FTL: Faster than Light -- Functional Text Language
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FTL: Faster than Light -- Functional Text Language

Ftl: faster than light (functional text language)

Stick with me on this one. This is one of those little ideas that turns into a gigantic concept and you soon realise you lack the time to ever implement it. At the end I ask for help in creating a prototype. Volunteers welcome.

Lately I've been translating an Excel-based system into a web application. And it's made me think about the underlying differences between spreadsheet functions and other programming tools.

Functions in spreadsheets are back to front. This is a user-friendly and very powerful twist.

Watch...

In a spreadsheet... we put a formula in the cell that will ultimately hold an answer...

A1B1C1
  =A1+B1

Change any referenced cell and the value is recalculated. We change A1, then C1 is recalculated...

A1B1C1
18 18

We change B1... and C1 is recalculated...

A1B1C1
182442

If we wanted to represent this same behaviour in javascript... it all happens back to front. We wouldn't add any code to the C1 item at all. Instead we add code to the referenced cells, A1 and B1. We do this by adding our old friends, 'event handlers'.

A1B1C1
182442
OnChange='Calc_c1();'OnChange='Calc_c1();'
Function: 
function Calc_c1() {
 var a1 = document.getElementById('A1');
 var b1 = document.getElementById('B1');
 var c1 = document.getElementById('C1');
 c1.value = a1.value + b1.value;
}

(OKay okay... in practice it's trickier than that: you first parse each 'cell' into an int or float, and remember to treat blank strings as zero... but I digress...)

You also use a similar 'event-driven' approach in a windows forms program, such as Visual Basic or Delphi.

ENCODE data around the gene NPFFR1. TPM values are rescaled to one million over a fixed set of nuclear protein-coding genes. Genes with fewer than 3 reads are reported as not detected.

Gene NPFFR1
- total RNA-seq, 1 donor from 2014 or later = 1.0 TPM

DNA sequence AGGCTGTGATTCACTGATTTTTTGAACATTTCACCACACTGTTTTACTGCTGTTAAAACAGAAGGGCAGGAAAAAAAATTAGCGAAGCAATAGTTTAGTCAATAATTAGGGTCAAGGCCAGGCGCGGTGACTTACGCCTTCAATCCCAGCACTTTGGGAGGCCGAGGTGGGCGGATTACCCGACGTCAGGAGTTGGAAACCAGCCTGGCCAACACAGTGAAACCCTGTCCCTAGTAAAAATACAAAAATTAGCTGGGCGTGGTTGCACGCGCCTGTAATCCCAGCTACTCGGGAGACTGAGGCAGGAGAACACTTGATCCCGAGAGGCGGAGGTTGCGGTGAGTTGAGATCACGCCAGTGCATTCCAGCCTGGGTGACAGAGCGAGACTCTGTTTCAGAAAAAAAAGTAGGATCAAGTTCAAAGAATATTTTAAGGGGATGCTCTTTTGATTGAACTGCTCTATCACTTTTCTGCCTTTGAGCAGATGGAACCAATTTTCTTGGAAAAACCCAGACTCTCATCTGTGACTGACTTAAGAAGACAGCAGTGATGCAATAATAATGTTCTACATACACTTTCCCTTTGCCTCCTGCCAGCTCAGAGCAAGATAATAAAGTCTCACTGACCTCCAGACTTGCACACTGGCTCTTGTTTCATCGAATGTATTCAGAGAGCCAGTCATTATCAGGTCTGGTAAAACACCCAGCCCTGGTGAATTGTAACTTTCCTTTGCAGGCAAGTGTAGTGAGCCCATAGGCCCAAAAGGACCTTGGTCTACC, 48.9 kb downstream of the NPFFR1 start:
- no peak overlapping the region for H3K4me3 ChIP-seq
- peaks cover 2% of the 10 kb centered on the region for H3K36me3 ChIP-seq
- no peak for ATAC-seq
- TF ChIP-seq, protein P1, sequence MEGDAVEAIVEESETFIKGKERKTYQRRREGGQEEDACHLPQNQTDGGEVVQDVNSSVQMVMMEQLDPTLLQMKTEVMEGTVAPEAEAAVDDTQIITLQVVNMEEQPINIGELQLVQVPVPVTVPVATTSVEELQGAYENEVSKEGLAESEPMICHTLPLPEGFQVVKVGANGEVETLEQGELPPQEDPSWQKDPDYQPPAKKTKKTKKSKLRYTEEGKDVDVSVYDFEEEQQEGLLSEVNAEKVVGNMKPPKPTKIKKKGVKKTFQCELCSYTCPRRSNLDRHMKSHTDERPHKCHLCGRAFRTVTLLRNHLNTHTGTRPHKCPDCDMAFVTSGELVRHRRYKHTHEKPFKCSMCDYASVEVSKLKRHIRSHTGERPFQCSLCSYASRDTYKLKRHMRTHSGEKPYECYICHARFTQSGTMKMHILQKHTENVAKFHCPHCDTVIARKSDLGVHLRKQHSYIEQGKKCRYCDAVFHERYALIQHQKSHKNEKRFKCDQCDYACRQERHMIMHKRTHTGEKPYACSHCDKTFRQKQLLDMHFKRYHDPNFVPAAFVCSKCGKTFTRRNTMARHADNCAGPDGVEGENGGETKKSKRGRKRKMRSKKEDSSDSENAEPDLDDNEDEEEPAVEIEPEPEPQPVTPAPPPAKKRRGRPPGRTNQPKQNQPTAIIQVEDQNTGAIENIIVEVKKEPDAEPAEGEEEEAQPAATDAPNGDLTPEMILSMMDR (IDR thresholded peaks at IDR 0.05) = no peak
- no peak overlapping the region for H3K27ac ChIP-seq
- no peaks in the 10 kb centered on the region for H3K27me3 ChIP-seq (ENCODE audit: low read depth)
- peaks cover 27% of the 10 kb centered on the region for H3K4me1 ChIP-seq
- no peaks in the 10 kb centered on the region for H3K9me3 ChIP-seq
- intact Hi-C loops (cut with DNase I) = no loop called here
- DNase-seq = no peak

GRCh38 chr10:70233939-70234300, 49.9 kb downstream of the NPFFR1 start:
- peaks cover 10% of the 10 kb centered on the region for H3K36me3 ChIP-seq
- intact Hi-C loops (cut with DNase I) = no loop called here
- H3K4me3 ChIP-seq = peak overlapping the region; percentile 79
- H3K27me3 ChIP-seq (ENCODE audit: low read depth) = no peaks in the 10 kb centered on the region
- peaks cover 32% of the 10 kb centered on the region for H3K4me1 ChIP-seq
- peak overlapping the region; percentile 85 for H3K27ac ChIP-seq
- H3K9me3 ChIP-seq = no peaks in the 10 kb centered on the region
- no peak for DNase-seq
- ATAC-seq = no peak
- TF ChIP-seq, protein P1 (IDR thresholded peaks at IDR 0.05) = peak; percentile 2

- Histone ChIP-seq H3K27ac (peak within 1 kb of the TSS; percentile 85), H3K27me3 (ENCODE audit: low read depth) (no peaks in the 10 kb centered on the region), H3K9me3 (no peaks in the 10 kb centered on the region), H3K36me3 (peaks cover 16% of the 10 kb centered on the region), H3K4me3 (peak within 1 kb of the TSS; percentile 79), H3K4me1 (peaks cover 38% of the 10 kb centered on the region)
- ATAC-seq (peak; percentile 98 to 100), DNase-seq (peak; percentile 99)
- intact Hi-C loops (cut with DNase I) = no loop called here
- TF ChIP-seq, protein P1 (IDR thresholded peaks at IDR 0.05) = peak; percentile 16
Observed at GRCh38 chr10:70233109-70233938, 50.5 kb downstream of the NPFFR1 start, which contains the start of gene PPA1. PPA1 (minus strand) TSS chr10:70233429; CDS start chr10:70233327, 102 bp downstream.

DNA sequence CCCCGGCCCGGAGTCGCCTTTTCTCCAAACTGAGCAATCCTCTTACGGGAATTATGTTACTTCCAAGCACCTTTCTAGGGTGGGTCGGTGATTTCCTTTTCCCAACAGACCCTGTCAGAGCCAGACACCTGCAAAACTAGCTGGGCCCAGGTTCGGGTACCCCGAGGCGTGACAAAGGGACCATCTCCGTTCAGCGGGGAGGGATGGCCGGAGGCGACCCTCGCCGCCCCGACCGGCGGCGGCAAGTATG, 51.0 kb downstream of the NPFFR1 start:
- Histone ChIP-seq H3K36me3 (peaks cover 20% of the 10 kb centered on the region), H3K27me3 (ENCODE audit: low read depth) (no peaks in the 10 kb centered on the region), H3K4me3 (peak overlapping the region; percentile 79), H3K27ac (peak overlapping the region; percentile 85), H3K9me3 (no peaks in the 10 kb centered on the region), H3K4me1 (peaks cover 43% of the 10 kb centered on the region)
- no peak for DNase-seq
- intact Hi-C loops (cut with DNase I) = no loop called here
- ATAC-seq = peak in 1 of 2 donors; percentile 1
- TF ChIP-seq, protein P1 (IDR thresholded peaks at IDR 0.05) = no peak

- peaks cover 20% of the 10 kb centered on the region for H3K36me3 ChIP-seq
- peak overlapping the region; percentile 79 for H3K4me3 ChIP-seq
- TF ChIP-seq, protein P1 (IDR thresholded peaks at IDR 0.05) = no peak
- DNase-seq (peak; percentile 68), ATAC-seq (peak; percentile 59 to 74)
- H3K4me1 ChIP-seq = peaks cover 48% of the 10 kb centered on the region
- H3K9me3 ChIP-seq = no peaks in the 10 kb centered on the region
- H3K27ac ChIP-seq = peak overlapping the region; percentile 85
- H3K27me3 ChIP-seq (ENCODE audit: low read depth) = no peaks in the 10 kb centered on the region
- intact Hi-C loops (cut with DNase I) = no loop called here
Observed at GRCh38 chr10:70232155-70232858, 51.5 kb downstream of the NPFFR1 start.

So, to get the sort of function that an excel user takes for granted, a javascript or windows programmer has to put event handlers all over the place...

Now, what I'd like to play with is a programming tool that uses the back-to-front-spreadsheet model of programming and yet is nothing like a spreadsheet.

I'm picturing a wiki-style webpage, where you can edit the content of the page. But you can also attach 'spreadsheet-style Formulae' inside controls. Or even inside the text of paragraphs.

Here's a dirty mockup, or 'DMU' as i like to call it. (It's a conceptual mockup only -- it doesn't actually do anything)

You have to mouse over the elements in the above panel to understand the mockup. The paragraph that says "Total 482", for example, is named "p9" (because it is the ninth paragraph) and contains a formula that says "@Sum(t1..t3)" , meaning, "Add up the value of the three text boxes".

Okay -- so what I've got is a panel where each element is automatically given a name, much like the way cells in a spreadsheet are automatically named.

(Perhaps you could also give an element a custom name, say that second textbox might be named 'RentTextBox')

On mouseover you can see the name and formula of an element. (Perhaps it would be shown in a textbox fixed to the top of the screen, in much the same way a spreadsheet shows the current cell's content or formula at the top of the form.

If you click on a formula you can edit it, or even possibly break it into more elements.

When you click in a textbox you would be able to select it's value. But if you press "F2", you would instead see the underlying formula, (if there is one).

Finally, you can edit the whole page at once by clicking a button -- much like how 'edit' works on a wiki page.

If it was working as it should, then clicking on the edit button would show a textarea containing this text:

The following paragraph contains an embedded function.